Would per capita U.S. wellbeing be maximized by unrestricted immigration?
Both Leftists and libertarians sometimes argue to that effect, though I suspect that only libertarians are serious about it. Although I am broadly sympathetic to libertarianism, I think this is one instance where we can see that libertarianism can be as narrow, dogmatic and utopian as Leftism.
Reproduced below is a coda to an article by economic historian Martin Hutchinson. The article is primarily concerned to offer a thoroughly Ricardian analysis of international wage differentials. Rather curiously, Ricardo was a good friend of Malthus and Hutchinson is also vigorously Malthusian. In the present U.S. situation that is perhaps not totally incomprehensible
In a theoretical economic model, welfare might be optimized by eliminating immigration restrictions. But that could not happen by moving the Indian, Chinese and African population to the U.S. and raising their wages to U.S. levels, because they would not be sufficiently more efficient in a U.S. setting to support the higher wages. Instead, while the overall global average wage might be somewhat higher, most of the differential would be eliminated by U.S. wages falling to emerging market levels. U.S. politicians, responsible for the welfare only of the U.S. electorate, would be betraying their voters if they contemplated any such move.
In reality, any such mass migration would incur such huge assimilation costs that the theoretical benefits of leveling the playing field would be largely wiped out. However, that is not a counsel of despair. Free trade is not the same thing as free migration; the case for it is very much stronger. In particular, the “globalization” caused by the Internet and modern telecommunications has hugely increased economic welfare for the citizens of poorer countries, provided those countries are even moderately competently run. (The recent economic histories of India and China, both badly run countries by any Western standards outside Greece, are good examples of this.)
It is now clear however that globalization has also depressed living standards for the less able citizens of rich countries, raising their unemployment rate as wages are to a certain extent “sticky” on the downside. That does not mean that globalization should be rejected by Western politicians; having been an artifact of technology rather than policy, it would almost certainly have been impossible to stop, and any attempt to do so would have left the country attempting it both poorer and more isolated than when it began. In any case, there is every sign that the initial effect of the Internet revolution is approaching completion; the rapid increase in Chinese wage rates and disappearance of the Chinese balance of payments surplus certainly suggests that a new equilibrium is being reached.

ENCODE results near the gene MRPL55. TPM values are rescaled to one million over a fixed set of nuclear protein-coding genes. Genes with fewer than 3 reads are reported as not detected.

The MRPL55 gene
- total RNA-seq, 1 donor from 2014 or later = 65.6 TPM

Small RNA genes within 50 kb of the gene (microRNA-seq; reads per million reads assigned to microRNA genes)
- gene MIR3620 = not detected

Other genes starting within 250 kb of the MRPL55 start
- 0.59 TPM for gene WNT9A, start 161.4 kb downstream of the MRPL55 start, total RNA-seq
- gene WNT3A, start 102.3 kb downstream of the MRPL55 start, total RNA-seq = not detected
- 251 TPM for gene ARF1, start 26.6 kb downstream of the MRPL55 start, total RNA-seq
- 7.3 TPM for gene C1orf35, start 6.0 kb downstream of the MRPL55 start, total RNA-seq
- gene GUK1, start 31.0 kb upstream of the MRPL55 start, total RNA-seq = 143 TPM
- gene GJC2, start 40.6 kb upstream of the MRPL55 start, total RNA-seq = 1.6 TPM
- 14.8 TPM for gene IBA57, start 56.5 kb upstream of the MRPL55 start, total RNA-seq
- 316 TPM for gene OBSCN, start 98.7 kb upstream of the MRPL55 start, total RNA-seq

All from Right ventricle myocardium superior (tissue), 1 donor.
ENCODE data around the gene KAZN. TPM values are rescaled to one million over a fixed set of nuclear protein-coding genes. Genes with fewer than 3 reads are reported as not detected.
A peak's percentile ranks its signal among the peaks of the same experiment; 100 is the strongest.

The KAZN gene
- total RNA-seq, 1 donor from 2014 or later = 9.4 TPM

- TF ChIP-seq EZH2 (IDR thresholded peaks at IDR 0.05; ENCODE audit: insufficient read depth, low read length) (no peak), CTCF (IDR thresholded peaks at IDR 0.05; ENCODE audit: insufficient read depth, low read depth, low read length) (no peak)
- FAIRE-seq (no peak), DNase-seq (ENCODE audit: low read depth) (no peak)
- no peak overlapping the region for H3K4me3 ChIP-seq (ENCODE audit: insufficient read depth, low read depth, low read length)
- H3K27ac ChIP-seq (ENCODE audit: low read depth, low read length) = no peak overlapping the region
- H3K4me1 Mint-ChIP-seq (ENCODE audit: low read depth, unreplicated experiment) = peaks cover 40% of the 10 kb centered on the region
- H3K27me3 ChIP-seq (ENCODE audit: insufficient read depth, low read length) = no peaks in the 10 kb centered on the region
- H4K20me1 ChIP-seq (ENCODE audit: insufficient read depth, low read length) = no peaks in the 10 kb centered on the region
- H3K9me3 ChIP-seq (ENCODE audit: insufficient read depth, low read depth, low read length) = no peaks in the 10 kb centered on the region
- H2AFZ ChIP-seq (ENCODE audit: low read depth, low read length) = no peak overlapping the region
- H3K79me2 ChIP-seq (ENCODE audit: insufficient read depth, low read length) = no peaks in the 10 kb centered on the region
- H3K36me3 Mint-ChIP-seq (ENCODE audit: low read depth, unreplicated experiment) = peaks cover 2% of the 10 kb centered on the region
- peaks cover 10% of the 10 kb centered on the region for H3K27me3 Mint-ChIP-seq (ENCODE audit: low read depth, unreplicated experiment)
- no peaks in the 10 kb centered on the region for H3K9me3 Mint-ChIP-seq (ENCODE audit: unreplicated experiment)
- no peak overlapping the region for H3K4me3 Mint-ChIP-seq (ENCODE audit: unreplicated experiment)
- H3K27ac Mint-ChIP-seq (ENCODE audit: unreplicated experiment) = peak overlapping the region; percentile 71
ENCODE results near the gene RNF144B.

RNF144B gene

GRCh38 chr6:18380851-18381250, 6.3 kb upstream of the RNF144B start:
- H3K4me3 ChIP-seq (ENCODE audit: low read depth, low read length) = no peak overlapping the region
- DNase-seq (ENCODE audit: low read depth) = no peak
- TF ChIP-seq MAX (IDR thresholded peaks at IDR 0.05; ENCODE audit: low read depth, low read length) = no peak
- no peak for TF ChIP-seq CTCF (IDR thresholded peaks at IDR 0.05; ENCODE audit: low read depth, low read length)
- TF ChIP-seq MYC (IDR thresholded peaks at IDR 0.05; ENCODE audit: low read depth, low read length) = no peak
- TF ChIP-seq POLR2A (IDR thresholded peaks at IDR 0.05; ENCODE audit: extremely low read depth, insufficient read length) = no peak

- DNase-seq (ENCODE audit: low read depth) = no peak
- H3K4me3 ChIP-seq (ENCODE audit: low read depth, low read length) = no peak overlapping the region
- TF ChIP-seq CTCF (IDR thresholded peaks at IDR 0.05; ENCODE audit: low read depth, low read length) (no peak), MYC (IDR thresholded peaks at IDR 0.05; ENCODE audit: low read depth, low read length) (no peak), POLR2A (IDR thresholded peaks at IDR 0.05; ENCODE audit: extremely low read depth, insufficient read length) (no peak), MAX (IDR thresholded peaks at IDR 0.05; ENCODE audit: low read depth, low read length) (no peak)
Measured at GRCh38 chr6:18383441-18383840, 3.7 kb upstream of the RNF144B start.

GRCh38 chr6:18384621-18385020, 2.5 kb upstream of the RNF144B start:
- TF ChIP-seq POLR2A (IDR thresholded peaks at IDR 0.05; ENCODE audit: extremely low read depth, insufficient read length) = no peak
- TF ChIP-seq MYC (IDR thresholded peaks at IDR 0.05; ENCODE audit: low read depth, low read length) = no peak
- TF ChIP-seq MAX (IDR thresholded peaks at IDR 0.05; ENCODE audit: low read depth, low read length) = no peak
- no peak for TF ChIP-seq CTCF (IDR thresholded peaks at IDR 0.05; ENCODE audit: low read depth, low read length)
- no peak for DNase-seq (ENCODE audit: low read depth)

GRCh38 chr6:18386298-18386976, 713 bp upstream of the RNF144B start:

To improve the living standards of Western countries’ citizens in this new equilibrium, and reduce their debilitatingly high unemployment, new policies are necessary. Increasing mass immigration increases the pressure on domestic living standards, especially at the bottom; it should thus be avoided. Education, so often touted as the panacea for facing the increase in international competition, is clearly no such thing, because it is of mediocre quality and excessive cost. In any case at all but the most exclusive levels it can easily be copied overseas (as the recent Indian successes in the software business have demonstrated.) Instead, interest rates must be raised to levels that rebuild the capital base in rich countries, rather than decimating it as has been the case with the Greenspan/Bernanke polices. By increasing the incentives to saving, and the returns from it, policymakers can increase the rich countries’ natural advantage in capital availability, and reduce their pension and medical expenses by providing citizens with higher investment returns.
The other need is for policymakers to reduce the level of waste in the public sector, most of which produces “output” that is laughably overvalued in GDP statistics. Especially in Europe, living standards, already under threat, have been reduced further by the exactions of oversized and unproductive public sectors. Cutting this waste will leave more money in citizens’ pockets, and improve their living standards thereby.
Wage differentials between rich and poor countries are natural, caused by differentials in those countries’ capital endowments, infrastructure and institutional effectiveness. Their natural level has been reduced by the Internet, and will doubtless be reduced further by future technological advances. But as far as possible, responsible Western policymakers should work to ensure that this reduction in differentials produces only improvements in emerging markets’ living standards, without allowing it to immiserate their own people.